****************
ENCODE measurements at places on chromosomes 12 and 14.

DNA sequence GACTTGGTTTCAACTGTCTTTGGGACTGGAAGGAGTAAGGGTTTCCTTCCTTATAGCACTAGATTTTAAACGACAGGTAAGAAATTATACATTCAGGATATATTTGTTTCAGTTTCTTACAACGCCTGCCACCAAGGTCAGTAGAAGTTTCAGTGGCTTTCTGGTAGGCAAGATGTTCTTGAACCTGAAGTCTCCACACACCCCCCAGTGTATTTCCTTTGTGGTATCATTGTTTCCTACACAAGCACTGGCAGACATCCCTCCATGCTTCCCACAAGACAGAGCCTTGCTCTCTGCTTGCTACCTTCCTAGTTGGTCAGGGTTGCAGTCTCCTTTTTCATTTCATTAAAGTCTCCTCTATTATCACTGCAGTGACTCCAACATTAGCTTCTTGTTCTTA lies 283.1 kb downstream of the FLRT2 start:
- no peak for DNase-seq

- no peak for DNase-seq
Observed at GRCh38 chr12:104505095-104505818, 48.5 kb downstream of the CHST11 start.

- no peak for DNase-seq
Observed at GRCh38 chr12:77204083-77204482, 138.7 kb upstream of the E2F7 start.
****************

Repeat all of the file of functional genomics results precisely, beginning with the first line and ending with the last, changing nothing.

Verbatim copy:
ENCODE measurements at places on chromosomes 12 and 14.

DNA sequence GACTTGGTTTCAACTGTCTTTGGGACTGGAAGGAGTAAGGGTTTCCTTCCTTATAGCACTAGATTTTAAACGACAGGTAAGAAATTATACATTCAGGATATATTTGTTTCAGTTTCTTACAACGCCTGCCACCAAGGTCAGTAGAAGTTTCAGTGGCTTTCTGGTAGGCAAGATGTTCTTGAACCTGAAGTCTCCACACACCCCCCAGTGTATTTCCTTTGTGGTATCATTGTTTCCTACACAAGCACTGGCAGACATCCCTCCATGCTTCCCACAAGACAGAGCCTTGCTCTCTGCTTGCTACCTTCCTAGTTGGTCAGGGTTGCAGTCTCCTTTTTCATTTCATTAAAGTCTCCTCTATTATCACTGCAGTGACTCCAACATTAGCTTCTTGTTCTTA lies 283.1 kb downstream of the FLRT2 start:
- no peak for DNase-seq

- no peak for DNase-seq
Observed at GRCh38 chr12:104505095-104505818, 48.5 kb downstream of the CHST11 start.

- no peak for DNase-seq
Observed at GRCh38 chr12:77204083-77204482, 138.7 kb upstream of the E2F7 start.